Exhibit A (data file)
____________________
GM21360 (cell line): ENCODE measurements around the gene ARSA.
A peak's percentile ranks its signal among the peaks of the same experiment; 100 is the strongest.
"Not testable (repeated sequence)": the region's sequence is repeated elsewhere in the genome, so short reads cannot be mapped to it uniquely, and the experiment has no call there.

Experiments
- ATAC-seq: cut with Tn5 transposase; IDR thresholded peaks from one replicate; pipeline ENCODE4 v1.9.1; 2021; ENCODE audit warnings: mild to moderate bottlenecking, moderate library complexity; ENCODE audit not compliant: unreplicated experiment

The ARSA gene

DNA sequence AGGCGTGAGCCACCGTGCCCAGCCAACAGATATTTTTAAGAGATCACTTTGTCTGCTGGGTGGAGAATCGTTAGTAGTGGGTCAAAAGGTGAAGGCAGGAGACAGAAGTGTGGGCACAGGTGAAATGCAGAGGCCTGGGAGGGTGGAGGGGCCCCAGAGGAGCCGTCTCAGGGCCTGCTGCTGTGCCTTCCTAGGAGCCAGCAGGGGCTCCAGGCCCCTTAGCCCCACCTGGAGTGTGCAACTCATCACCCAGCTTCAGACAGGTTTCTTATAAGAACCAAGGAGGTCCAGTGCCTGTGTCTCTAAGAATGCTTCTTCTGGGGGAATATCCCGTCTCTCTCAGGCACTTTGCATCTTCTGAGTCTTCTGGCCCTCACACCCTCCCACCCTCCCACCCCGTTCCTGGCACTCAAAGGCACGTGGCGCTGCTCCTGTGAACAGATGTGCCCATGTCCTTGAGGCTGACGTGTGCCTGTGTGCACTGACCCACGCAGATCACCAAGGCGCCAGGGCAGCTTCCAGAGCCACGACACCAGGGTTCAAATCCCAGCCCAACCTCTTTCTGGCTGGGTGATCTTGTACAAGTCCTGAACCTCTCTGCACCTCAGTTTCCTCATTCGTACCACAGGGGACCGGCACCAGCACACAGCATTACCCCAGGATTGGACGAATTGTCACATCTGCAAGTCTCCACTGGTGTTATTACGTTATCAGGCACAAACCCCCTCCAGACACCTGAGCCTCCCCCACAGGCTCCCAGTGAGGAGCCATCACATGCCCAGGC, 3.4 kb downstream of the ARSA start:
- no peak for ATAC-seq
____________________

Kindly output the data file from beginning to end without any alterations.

GM21360 (cell line): ENCODE measurements around the gene ARSA.
A peak's percentile ranks its signal among the peaks of the same experiment; 100 is the strongest.
"Not testable (repeated sequence)": the region's sequence is repeated elsewhere in the genome, so short reads cannot be mapped to it uniquely, and the experiment has no call there.

Experiments
- ATAC-seq: cut with Tn5 transposase; IDR thresholded peaks from one replicate; pipeline ENCODE4 v1.9.1; 2021; ENCODE audit warnings: mild to moderate bottlenecking, moderate library complexity; ENCODE audit not compliant: unreplicated experiment

The ARSA gene

DNA sequence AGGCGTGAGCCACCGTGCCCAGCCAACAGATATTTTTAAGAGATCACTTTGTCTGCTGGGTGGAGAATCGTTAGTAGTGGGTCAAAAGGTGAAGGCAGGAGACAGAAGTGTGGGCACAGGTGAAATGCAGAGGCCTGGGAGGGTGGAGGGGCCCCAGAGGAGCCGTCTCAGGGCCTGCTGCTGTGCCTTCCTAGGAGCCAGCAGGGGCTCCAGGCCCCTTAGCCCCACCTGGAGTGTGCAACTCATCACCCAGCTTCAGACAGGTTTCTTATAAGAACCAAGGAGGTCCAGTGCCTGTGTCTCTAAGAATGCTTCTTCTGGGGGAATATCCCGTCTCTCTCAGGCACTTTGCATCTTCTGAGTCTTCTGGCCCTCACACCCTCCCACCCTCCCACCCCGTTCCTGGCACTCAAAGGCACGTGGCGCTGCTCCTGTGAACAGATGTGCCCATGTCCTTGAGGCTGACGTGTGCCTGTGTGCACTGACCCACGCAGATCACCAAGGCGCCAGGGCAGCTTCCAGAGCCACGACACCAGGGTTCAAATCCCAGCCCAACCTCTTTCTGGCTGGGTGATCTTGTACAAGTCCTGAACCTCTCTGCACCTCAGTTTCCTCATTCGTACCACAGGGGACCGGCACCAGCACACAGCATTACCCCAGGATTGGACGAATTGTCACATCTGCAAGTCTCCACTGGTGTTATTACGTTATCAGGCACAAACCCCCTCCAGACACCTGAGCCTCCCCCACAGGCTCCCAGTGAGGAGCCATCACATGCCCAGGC, 3.4 kb downstream of the ARSA start:
- no peak for ATAC-seq